Frazier Baker, the first African American to be elected as U.S. postmaster for Lake City, South Carolina, was a prominent figure in the Civil Rights Movement. He was born in 1908 in Lake City and attended segregated schools. After graduating from high school, he worked as a farmer and a teacher.

In 1946, Baker was elected as the president of the Lake City branch of the National Association for the Advancement of Colored People (NAACP). He also served as the president of the South Carolina NAACP from 1951 to 1955.

During the Civil Rights Movement, Baker was a leading figure in the fight for voting rights for African Americans. He was arrested several times for his activism, but he never gave up.

In 1966, Baker was elected as the U.S. postmaster for Lake City. He was the first African American to hold this position. Baker served as postmaster until his retirement in 1972.

Baker was a dedicated civil rights activist and a respected community leader. And although he left a lasting legacy of fighting for justice and equality in America, he was dealt the cruelty of racism and hate by a white mob.

On February 22, 1898, a white mob lynched Dr. Frazier Baker along with his infant daughter, Julia. The mob also injured Baker’s wife, Lavinia, and two of their remaining children. Lavinia and the five surviving children managed to flee.

Read a detailed report on Frazier Baker by Equal Justice Initiative (EJI), HERE.

Historians Years-Long Campaign Wins Landmark Status for Historic Black NYC School That Survived Anti-Black Riots

Building in NYC’s Chelsea neighborhood is part of seeming flood of U.S. sites newly recognized for ties to Black history

A dormant 176-year-old building in downtown Manhattan played a role in New York’s little-known Draft Riots, which prompted Irish immigrants — angered over being drafted into the Civil War — to take their frustration out on Black people. The Irishmen gathered at the doors of Colored School No. 4, then a refuge for Black children who were taught by educators with ties to abolitionist, suffragist, religious and cultural movements.

Pulitzer winner E.R. Shipp wrote for NABJ Black News & Views about historian Erik K. Washington and his quest to win landmark status for the school. Read  Shipp’s full report HERE

 

DeWitt, NY First Black Town Councilor Introduces Resolution to Recognize Black History Month

DEWITT, N.Y. — Bishop Dr. H. Bernard Alex, the Town of DeWitt’s first black town councilor, is continuing to bring firsts to his community.

In a town board meeting on Monday, Feb. 12, Alex introduced a resolution for the town to recognize February as Black History Month. Alex says it is a step in recognizing the contributions African Americans have made in the town and the whole country.

“It is important because I am here, because of all of those forgotten, all of those invisible, men and women who sacrificed and gave up so much.”

Black History in CNY: Two business owners are using fashion, to spread a deeper message

Alex was elected to the board in the November 2023 Election. Before that, he helped serve on the DeWitt Police Commission for several years. Alex hopes his role in the community can inspire others.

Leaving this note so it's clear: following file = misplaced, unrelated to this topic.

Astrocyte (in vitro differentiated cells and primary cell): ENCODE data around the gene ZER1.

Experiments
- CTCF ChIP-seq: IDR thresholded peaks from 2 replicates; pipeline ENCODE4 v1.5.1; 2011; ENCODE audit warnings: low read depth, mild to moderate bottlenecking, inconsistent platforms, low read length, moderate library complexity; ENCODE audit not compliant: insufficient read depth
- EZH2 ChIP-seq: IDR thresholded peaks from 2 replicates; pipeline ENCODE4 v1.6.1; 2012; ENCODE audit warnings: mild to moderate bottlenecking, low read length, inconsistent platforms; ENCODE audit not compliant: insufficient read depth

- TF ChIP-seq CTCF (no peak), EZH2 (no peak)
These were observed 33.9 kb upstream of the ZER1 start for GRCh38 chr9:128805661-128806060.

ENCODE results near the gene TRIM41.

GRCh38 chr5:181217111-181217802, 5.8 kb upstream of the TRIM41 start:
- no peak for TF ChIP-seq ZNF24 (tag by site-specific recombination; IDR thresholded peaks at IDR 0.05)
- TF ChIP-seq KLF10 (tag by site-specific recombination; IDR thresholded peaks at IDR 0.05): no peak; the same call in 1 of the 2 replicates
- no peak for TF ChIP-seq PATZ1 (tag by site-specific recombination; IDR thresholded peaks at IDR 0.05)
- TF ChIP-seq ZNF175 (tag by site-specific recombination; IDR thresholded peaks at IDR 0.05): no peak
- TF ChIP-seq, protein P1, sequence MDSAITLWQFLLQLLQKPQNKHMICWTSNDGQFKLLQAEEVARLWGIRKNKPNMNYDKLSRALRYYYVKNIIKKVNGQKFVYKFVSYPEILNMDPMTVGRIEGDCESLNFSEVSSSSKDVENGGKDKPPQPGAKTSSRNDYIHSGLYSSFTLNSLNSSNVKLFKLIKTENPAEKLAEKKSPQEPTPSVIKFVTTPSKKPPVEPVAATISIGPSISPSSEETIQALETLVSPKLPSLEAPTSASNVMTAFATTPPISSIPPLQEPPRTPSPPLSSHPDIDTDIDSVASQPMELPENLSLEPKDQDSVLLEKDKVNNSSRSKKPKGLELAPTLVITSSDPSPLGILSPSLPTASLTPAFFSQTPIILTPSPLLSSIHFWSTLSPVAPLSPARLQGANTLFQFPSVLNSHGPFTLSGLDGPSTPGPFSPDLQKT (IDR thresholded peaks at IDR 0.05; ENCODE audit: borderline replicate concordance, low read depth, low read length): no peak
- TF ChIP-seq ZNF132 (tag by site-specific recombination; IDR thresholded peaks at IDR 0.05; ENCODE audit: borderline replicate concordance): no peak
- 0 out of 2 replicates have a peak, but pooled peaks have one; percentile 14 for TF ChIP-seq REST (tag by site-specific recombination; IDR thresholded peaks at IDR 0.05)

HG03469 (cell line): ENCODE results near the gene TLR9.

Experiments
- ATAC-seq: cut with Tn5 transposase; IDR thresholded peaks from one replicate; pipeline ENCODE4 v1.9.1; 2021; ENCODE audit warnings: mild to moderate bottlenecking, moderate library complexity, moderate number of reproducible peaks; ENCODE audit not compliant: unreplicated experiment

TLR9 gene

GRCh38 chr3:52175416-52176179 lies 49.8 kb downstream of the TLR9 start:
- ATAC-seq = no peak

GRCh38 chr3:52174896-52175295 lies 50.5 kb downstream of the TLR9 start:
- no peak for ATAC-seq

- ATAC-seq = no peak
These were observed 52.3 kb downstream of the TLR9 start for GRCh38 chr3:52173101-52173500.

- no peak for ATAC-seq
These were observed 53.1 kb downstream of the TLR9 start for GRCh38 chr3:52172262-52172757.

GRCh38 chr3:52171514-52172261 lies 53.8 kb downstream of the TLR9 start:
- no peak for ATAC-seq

“I sincerely hope that others will say, ‘If he can, so can I,’ and that they will get involved in local politics, the greatest service you can give is serving the people closest to you,” said Alex.

Bishop Alex is a senior pastor and teacher at Victory Temple Fellowship Church, “A Missionary Baptist Church” in Syracuse.

“We have been positioned in a very wonderful time in history that we can expand our reach and make a difference in the life and lives of those in DeWitt and hoping for those to come.”

 

BHM: Robert Rice Sr. Preserved Black History in Dayton for Future Generations

 

By Greg Lynch

 

Robert Rice was a Dayton school teacher for more than 40 years and was considered an expert on Black history in the area.

A cousin of famed poet Paul Laurence Dunbar, Rice traced his family lineage to a woman bought out of slavery by the Steele family, whose name was on the former Steele High School, in 1839. His father, Lucius Rice, was the city’s second Black police officer. His mother, Dora Rice, was the city’s first female Black police force member.

Rice’s grandfather, Richard Burton, was a Civil War veteran who escaped slavery to join the Union Army in Tennessee before coming to Dayton and opening up the city’s first Black laundry.

After graduating from Stivers High School, Rice attended Fisk and Wilberforce universities.

He returned to Dayton in 1936 and became a teacher at Dunbar High School, the only school that allowed for Black teachers at the time. He stayed there for 35 years.

In 1973, the city asked Black teachers to volunteer for reassignment in order to break down segregated teaching staffs. Rice volunteered and went to Meadowdale. A year later he retired from the Dayton school system and began teaching at Chaminade Julienne “to keep busy.”

Rice spent a lifetime collecting written and oral Black history from the area. A 1974 Dayton Daily News article called Rice a “talking history book.”

Over the years, Rice was interviewed and wrote columns for the Dayton Daily News many times. Here are some of the facts and stories he shared with us.